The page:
The Performance: By 1972, there was little debate about which was the best Rock ‘n’ Roll band in the world. Any doubts were steamrolled over when video footage from the Stones’ 1972 tour was collected in this 1974 film. The band is in amazing condition and this tour probably represents its peak as a touring unit. Performances like these are why people started calling the Stones the best band in Rock ‘n’ Roll.
Rolling-Stones-live-1972
By 1972, the Stones were peaking, as Ladies and Gentlemen, The Rolling Stones clearly proves.

Perennial live favorite “Midnight Rambler” is given a particularly aggressive workout, showcasing the interplay between singer Jagger and drummer Watts. This performance from Fort Worth, Texas, shows the sheer musical power that the Stones can generate, especially when they stretch out on a number, as they do on this 11-minute version, which is almost double the length of the original album cut. Seeing is believing. See it and you will believe…and you will be exhausted.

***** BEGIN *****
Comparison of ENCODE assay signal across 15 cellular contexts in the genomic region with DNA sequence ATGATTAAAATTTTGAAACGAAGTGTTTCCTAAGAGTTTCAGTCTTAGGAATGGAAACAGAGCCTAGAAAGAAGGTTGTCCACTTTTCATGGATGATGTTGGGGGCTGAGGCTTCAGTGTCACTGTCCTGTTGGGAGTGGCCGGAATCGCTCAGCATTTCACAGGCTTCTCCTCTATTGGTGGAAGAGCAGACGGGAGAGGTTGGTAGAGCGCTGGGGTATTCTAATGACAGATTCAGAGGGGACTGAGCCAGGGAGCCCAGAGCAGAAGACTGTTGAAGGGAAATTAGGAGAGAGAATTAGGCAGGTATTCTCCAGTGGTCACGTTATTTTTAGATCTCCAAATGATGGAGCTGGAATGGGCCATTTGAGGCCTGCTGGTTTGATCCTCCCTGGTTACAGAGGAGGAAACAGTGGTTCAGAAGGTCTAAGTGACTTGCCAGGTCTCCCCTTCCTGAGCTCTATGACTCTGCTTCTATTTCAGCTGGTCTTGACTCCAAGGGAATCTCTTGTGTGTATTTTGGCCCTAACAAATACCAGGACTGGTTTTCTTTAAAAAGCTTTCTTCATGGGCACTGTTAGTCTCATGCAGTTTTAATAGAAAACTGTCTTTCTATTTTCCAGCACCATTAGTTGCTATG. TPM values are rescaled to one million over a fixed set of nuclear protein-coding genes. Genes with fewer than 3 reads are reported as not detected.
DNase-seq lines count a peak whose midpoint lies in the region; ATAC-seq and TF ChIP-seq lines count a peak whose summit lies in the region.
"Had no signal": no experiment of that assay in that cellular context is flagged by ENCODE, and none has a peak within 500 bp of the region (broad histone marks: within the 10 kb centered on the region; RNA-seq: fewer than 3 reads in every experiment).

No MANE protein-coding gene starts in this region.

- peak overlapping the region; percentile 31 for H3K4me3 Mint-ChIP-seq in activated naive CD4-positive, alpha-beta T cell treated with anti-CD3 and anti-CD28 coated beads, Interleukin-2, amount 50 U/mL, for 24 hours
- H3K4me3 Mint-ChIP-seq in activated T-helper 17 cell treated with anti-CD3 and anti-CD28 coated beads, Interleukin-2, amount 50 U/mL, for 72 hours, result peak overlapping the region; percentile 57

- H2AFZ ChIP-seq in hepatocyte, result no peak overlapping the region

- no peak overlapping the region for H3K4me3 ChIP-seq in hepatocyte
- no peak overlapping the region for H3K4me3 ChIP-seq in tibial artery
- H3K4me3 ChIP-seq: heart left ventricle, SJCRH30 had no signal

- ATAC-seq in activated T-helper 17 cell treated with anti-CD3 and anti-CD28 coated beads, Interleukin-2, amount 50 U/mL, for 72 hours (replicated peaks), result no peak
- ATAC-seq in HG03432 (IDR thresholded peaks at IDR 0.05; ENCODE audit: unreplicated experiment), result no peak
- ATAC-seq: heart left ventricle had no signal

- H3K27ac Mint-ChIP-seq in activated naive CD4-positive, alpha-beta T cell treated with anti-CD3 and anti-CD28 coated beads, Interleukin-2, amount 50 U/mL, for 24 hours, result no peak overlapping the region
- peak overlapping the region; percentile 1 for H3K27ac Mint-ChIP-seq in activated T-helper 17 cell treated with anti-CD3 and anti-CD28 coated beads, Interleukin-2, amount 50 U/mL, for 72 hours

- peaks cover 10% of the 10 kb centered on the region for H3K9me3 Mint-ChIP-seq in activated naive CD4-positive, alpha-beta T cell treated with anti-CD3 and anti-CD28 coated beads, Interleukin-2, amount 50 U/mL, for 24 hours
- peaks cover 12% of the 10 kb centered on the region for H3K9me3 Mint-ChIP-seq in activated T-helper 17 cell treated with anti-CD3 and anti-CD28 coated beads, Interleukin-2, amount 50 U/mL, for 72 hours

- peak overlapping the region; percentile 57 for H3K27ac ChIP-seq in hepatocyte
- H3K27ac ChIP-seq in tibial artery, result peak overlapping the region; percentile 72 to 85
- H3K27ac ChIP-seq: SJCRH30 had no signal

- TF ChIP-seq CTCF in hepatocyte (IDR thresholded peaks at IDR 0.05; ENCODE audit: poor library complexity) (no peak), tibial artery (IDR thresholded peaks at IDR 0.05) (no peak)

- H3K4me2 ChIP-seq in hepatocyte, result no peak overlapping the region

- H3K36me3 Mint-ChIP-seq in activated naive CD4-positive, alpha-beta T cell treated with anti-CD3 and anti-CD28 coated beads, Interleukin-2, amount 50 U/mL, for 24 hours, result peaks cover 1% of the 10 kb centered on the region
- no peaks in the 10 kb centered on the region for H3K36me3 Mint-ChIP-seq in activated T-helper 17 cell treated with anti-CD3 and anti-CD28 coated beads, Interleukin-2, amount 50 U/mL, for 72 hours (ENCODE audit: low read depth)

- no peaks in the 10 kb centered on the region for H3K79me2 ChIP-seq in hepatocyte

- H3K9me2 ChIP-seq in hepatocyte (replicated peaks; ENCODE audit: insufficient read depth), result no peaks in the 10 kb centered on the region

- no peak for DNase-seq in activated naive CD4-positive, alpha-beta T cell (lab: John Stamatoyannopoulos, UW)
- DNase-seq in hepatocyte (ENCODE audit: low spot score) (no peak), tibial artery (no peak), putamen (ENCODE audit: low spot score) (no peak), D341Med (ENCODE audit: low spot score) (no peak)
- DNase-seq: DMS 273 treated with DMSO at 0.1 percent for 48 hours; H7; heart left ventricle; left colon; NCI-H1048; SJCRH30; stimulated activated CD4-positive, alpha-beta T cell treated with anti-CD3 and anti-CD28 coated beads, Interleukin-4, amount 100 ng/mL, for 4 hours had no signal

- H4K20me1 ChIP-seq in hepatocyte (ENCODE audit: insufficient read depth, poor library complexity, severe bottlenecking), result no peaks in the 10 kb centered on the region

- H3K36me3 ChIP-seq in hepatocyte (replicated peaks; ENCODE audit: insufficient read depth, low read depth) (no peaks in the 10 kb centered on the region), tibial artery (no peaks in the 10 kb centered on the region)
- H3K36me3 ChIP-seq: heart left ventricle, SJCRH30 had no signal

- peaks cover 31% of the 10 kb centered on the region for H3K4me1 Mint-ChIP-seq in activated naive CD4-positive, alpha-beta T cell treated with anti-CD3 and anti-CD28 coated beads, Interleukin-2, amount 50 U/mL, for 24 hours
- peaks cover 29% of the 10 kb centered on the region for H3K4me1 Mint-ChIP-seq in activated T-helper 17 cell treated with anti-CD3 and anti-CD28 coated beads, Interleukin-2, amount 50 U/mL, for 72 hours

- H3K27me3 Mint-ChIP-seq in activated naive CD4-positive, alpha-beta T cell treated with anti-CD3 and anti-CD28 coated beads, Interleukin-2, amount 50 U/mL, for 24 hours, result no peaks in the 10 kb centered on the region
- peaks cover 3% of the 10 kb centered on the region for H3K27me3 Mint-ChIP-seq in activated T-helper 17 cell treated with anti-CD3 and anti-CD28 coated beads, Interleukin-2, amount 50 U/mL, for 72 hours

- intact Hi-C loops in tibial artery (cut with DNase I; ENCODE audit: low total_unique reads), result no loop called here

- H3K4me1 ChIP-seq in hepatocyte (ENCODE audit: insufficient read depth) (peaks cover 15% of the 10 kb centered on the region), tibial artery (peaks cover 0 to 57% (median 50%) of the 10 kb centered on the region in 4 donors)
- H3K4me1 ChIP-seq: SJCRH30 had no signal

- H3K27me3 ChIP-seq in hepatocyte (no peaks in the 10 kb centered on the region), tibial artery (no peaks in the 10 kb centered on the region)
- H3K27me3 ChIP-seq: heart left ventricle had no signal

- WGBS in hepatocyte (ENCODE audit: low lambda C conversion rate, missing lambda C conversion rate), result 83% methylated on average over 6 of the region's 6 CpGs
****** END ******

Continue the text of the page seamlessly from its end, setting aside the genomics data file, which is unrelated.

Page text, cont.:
Song: “Shattered”
Year: 1978
DVD: Some Girls: Live in Texas ’78 (Bonus Feature)
Why It’s A Classic: An early Stones comeback that charted all the other comebacks still to come.
The Performance: By 1978, a lot of Rock fans were giving up on the band, which suffered some creative ups and downs during the 70s. The Stones responded by embracing the two breakout musical genres of the era…Disco and Punk. The album that addressed both styles, as well as the band’s usual roots Rock ‘n’ Roll, was called Some Girls. It remains the band’s biggest selling album and is now generally considered a modern masterpiece and perhaps the band’s final masterwork.